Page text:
The antimicrobial extract may be any plant extract containing antimicrobial or antibacterial active compounds effective against periodontal pathogens, e.g. against the bacterium Porphyromonas gingivalis that is known to cause periodontitis. The extract is preferably derived from Andrographis paniculata, a member of the plant family Acanthaceae, or from mangosteen (Garcinia mangostana) or turmeric (Curcuma longa) plants, which plants also contain antimicrobial or antibacterial active compounds effective against periodontal pathogens.
Preferably, the extract is derived from the plant Andrographis paniculata. Thus, the extract contains one or more of the following compounds: andrographolide (a diterpene lactone); deoxyandrographolide; 14-deoxy-11,12-didehydro-andrographolide; 14-deoxy-11-oxo-andrographolide; 14-deoxy-11-dehydro-andrographolide; andrographolide-19β-D glucoside; neoandrographolide; homo-andrographolide; andrographon; andrographan; andrographosterin; stigmasterol; peniculide.
The following procedure may suitably be used to prepare the antimicrobial extract:
It will be appreciated that other suitable extraction methods, known to those skilled in the art, may instead be used in accordance with the invention, in order to prepare the antimicrobial extract. Leaves or other parts of the plants such as roots or rhizomes may be used, as appropriate, as raw material for extraction of the active ingredients. For Andrographis paniculata extract, preferably the leaves are used.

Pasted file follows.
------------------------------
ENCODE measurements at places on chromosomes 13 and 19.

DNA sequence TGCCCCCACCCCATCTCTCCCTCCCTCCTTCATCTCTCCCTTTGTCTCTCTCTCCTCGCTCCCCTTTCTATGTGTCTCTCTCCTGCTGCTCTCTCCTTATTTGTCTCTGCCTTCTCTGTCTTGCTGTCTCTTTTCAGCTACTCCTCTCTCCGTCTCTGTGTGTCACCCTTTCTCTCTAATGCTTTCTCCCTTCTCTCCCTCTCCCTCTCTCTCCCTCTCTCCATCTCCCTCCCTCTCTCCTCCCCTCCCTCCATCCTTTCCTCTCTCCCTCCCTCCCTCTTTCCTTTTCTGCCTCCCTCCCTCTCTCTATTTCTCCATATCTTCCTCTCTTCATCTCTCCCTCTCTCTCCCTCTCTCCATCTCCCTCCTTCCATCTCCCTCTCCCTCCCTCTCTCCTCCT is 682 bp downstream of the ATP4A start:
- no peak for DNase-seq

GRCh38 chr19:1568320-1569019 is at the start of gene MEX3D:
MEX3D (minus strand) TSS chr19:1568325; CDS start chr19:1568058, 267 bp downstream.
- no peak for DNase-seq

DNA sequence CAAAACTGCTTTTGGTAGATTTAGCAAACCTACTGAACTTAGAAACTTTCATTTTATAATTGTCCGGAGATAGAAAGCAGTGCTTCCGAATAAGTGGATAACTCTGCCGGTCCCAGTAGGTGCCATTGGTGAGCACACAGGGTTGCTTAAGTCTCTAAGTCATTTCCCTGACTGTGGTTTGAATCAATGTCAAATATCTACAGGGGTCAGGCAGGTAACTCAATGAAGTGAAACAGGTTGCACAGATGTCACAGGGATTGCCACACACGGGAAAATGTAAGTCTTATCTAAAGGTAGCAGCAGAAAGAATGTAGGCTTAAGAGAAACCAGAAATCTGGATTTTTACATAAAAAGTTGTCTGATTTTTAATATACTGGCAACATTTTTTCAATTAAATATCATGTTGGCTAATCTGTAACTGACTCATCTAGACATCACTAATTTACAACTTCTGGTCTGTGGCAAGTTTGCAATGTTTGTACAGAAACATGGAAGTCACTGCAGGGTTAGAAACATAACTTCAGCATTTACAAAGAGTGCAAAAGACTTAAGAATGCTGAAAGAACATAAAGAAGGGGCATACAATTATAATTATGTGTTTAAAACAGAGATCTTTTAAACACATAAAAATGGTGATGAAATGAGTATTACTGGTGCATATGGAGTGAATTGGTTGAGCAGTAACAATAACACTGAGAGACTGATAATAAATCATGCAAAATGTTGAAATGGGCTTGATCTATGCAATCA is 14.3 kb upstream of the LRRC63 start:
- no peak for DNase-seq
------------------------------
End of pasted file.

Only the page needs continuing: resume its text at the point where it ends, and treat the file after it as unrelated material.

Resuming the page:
The gel base is prepared from a mixture of glyceryl monooleate and triglyceride. Glyceryl monooleate is commercially available, and may be prepared by reaction of oleic acid and glycerine in the presence of a suitable catalyst, to provide the monoglyceride ester of oleic acid and small amounts of other fatty acids. Thus, glyceryl monooleate is a mixture of the glyceride of oleic acid and other fatty acids, consisting mainly of the monoglyceride ester of oleic acid, with emollient property. Preferably, the glyceryl monooleate comprises at least 95 wt % monoglyceride ester of oleic acid.
Triglycerides include oils and fats, and are the main constituent of ordinary fat in foods. Triglycerides contain fatty acids, in the form of saturated fatty acids and/or unsaturated fatty acids, linked to a glycerol molecule.